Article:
While accompanying my friend Professor Highflite during a scientific kite-flying competition on the South Downs of Sussex I was led into a little calculation that ought to interest my readers. The Professor was paying out the wire to which his kite was attached from a winch on which it had been rolled into a perfectly spherical form. This ball of wire was just two feet in diameter, and the wire had a diameter of one-hundredth of an inch. What was the length of the wire?

Now, a simple little question like this that everybody can perfectly understand will puzzle many people to answer in any way. Let us see whether, without going into any profound mathematical calculations, we can get the answer roughly—say, within a mile of what is correct! We will assume that when the wire is all wound up the ball is perfectly solid throughout, and that no allowance has to be made for the axle that passes through it. With that simplification, I wonder how many readers can state within even a mile of the correct answer the length of that wire.



Our friend in the illustration has a large sheet of zinc, measuring (before cutting) eight feet by three feet, and he has cut out square pieces (all of the same size) from the four corners and now proposes to fold up the sides, solder the edges, and make a cistern. But the point that puzzles him is this: Has he cut out those square pieces of the correct size in order that the cistern may hold the greatest possible quantity of water? You see, if you cut them very small you get a very shallow cistern; if you cut them large you get a tall and slender one. It is all a question of finding a way of cutting put these four square pieces exactly the right size. How are we to avoid making them too small or too large?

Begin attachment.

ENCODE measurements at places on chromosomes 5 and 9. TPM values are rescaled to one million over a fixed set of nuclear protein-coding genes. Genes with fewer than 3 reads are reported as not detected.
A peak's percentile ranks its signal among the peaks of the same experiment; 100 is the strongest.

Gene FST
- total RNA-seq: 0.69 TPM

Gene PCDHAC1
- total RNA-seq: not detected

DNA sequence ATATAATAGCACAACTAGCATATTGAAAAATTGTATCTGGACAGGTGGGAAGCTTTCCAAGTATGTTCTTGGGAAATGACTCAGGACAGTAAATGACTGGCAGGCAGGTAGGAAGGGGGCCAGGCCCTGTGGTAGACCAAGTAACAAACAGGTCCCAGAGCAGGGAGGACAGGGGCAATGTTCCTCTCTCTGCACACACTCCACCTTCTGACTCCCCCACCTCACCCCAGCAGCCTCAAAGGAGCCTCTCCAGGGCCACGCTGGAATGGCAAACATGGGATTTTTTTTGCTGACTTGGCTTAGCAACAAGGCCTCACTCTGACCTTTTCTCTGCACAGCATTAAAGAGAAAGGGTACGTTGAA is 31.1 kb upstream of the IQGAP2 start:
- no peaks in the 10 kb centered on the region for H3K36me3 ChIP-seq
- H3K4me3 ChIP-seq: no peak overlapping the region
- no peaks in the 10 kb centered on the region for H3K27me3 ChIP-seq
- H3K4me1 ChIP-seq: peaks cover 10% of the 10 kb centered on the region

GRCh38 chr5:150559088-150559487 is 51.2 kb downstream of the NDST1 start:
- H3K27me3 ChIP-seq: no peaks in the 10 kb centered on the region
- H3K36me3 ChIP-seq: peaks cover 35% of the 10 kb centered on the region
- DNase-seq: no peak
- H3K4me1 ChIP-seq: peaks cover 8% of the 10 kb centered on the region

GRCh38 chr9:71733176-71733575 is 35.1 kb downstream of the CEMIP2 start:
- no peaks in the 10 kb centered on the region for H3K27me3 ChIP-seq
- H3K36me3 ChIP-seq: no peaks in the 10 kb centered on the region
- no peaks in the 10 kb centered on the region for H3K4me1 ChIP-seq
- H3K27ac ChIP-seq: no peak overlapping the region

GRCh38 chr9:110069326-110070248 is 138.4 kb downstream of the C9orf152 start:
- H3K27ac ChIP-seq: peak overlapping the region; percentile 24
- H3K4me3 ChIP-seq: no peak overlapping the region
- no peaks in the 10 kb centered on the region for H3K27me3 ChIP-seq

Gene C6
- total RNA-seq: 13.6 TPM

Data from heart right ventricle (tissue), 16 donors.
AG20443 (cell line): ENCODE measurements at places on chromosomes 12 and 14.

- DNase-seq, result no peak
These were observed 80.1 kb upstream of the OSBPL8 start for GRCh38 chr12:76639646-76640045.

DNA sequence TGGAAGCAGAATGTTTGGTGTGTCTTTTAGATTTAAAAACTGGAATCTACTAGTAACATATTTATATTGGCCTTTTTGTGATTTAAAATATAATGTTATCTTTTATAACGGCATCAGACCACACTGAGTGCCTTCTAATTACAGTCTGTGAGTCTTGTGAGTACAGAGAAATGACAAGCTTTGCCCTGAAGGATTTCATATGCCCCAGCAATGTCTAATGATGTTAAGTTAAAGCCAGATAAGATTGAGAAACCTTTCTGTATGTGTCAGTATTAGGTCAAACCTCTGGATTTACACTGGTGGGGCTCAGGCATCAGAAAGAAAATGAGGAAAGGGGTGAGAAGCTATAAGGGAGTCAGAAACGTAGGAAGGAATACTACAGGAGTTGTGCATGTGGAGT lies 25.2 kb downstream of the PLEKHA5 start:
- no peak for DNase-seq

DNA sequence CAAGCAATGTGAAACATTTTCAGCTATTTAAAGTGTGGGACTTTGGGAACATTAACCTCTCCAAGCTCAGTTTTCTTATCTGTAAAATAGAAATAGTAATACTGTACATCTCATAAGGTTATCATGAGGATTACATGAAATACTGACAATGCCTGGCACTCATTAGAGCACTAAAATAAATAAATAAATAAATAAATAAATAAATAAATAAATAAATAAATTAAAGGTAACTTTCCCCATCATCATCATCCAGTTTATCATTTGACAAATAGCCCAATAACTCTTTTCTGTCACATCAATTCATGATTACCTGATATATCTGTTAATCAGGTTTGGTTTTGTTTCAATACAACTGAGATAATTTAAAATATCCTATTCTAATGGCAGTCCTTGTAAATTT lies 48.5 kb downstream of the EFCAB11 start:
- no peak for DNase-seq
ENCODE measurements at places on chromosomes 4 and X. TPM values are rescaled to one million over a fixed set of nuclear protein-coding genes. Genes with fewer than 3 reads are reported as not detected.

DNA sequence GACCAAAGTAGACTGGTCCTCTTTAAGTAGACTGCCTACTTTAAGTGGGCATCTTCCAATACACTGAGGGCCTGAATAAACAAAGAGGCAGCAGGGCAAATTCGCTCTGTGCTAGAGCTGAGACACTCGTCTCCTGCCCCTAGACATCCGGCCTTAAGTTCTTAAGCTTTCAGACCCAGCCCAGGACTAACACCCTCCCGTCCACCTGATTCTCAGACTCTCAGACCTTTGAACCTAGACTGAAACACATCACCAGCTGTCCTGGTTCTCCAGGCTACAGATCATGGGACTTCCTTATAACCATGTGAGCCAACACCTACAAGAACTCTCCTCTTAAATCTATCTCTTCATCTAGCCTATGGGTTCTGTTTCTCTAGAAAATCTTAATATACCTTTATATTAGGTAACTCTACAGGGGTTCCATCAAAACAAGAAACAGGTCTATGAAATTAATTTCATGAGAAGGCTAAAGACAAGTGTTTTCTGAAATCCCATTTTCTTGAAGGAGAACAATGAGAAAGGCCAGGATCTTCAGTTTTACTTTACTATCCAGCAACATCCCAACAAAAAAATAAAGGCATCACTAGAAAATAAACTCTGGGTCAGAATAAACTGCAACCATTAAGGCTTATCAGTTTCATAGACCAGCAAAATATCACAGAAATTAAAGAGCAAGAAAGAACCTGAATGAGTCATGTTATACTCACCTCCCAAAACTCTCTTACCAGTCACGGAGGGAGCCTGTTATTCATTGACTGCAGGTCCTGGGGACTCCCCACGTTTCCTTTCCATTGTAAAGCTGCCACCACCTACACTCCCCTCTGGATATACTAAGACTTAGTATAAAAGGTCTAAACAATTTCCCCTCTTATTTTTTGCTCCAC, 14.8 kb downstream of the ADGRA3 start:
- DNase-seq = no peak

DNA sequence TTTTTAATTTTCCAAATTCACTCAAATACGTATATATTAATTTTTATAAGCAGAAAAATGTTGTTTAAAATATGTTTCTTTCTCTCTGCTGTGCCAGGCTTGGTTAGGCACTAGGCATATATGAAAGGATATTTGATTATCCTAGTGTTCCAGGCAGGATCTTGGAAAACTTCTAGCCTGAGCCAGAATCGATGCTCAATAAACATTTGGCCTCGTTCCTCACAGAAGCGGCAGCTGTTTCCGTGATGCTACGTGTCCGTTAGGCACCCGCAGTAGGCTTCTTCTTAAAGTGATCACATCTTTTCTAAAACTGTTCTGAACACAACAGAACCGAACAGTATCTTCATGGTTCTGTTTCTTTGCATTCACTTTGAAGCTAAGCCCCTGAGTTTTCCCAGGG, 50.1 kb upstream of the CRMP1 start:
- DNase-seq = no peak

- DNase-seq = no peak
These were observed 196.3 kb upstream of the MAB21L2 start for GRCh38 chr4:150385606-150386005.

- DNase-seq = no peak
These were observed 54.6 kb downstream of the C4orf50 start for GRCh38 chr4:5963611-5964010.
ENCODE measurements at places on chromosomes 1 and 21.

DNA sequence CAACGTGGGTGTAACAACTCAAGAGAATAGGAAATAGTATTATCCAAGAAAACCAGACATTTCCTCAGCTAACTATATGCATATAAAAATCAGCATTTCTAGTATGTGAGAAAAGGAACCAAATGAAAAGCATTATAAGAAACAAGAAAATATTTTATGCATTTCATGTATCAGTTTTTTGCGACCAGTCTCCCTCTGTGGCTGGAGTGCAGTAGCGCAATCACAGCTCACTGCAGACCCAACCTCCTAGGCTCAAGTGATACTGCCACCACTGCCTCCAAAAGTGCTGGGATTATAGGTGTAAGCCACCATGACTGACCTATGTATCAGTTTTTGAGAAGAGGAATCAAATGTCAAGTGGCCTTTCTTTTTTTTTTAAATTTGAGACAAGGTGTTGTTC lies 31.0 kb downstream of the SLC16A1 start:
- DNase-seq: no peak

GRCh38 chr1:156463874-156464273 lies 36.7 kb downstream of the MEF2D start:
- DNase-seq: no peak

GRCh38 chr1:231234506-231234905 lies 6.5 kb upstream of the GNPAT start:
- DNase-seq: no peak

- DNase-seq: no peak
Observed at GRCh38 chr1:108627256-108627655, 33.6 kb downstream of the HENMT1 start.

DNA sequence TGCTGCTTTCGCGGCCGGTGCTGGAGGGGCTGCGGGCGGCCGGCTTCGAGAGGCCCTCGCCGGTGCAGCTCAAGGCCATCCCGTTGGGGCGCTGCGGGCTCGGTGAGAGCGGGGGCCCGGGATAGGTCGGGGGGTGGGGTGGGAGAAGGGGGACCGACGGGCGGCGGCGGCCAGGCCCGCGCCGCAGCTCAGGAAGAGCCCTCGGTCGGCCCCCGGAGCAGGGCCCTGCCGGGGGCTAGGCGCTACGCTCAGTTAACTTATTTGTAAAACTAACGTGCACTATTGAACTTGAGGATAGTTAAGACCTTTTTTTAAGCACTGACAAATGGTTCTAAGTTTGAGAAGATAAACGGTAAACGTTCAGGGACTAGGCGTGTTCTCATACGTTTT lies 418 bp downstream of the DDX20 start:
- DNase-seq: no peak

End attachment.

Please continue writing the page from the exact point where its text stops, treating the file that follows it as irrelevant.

I have a wooden cone, as shown in Fig. 1. How am I to cut out of it the greatest possible cylinder? It will be seen that I can cut out one that is long and slender, like Fig. 2, or short and thick, like Fig. 3. But neither is the largest possible. A child could tell you where to cut, if he knew the rule. Can you find this simple rule?